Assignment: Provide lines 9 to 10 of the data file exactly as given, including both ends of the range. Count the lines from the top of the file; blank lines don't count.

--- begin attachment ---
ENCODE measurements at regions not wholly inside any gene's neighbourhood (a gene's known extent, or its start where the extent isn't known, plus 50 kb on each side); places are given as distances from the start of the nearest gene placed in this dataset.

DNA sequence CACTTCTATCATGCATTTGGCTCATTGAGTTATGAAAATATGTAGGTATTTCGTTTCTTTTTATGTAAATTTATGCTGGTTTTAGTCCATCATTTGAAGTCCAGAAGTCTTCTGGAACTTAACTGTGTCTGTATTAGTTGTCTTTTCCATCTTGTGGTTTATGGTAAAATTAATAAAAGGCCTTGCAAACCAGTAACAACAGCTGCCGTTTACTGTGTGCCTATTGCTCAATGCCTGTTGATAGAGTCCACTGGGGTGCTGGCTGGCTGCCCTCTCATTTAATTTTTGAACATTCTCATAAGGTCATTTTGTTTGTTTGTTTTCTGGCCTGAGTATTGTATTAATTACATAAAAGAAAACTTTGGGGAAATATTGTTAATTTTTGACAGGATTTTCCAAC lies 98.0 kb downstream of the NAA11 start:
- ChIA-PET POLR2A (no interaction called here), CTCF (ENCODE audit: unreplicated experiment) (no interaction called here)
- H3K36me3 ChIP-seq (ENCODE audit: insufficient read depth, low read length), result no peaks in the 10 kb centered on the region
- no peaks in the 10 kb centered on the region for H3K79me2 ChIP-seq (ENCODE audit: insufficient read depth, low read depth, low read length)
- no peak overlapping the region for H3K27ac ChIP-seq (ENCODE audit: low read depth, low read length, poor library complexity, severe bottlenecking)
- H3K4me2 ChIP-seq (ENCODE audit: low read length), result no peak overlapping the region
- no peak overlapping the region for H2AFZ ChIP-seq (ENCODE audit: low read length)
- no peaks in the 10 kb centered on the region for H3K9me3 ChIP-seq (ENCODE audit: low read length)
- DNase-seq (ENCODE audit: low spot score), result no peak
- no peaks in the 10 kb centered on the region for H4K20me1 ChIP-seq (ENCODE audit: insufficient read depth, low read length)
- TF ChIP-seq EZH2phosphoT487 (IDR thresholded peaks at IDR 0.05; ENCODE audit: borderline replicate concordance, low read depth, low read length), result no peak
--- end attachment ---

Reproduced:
- no peaks in the 10 kb centered on the region for H3K9me3 ChIP-seq (ENCODE audit: low read length)
- DNase-seq (ENCODE audit: low spot score), result no peak